In 2002 the government of Tanzania was looking for a private buyer to take over the run-down state railway system. The 22-car passenger train which left Dar es Salaam for the northwestern province of Dodoma was, like many trains at that time, dilapidated and overcrowded (there were probably more than 1,200 passengers aboard) and was maintained and manned by staff who, uncertain about the future of their jobs, may have been working less efficiently than usual.
After passing through the town of Msagali in the early hours of June 24, the train was slowly climbing the hill at Igandu when the driver realized there was something wrong with the brakes. Near the summit, he stopped the train and got down to re-adjust the braking system; then he got back up into the cab. As the train started moving again, the brakes failed completely and it began to roll backwards at ever increasing speed. In desperation, the driver abandoned the controls and raced along the train, shouting a warning that it was out of control. Many jumped out, terrified, onto the tracks.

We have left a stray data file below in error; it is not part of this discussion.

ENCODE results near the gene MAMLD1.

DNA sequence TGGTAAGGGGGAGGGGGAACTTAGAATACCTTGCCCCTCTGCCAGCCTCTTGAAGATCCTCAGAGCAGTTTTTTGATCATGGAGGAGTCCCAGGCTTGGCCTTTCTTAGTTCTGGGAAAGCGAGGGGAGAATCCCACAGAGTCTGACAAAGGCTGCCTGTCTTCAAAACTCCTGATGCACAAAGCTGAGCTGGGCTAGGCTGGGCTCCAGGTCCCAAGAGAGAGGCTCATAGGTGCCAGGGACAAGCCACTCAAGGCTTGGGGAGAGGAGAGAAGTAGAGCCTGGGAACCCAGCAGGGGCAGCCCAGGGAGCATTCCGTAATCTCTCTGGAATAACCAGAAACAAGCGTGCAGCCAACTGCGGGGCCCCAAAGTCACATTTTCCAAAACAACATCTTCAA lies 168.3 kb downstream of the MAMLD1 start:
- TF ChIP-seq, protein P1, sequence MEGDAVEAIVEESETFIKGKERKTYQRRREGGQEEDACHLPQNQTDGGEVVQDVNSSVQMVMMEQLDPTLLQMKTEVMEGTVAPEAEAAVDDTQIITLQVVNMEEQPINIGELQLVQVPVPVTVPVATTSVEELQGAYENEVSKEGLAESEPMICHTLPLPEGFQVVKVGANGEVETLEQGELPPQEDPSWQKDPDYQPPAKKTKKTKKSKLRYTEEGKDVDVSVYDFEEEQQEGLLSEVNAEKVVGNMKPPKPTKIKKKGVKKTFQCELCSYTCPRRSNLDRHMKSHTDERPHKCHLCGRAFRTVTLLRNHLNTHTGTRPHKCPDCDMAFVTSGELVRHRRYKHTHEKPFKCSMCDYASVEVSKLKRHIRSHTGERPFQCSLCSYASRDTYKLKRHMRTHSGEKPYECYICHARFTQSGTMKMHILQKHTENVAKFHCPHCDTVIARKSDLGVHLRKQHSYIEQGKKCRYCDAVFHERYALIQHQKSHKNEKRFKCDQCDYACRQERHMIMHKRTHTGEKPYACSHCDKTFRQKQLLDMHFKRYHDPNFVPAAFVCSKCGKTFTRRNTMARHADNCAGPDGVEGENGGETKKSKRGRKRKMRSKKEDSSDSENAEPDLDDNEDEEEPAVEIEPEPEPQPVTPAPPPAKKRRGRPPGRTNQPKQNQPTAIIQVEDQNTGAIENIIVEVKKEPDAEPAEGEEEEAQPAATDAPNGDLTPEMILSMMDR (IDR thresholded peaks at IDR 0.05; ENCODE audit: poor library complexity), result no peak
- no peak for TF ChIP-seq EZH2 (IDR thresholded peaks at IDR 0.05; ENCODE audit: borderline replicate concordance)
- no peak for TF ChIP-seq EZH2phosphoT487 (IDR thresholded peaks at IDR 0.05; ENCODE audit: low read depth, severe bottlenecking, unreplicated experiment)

At the bottom of the hill, a goods train was waiting to make the ascent. The runaway passenger train slammed into it at high speed and 21 of its carriages crashed off the tracks. In the ensuing nightmare of screaming, panic and injury, survivors and local people worked with ambulance teams but the vital heavy-lifting and cutting equipment did not arrive until the next day.
Victims’ families received between $100 and $500 from the company. A government inquiry, ruling out sabotage by disaffected railway union members, blamed the ‘slow reactions’ of the driver.
When was the Igandu Train Disaster: June 24 2002
Where was the Igandu Train Disaster: Igandu, near Dodoma, Tanzania
What was the Igandu Train Disaster death toll: The official body count was 281 but it was probably far more; hundreds were injured, many critically.
You should know: Tanzania Railways Corporation was eventually bought by an Indian consortium.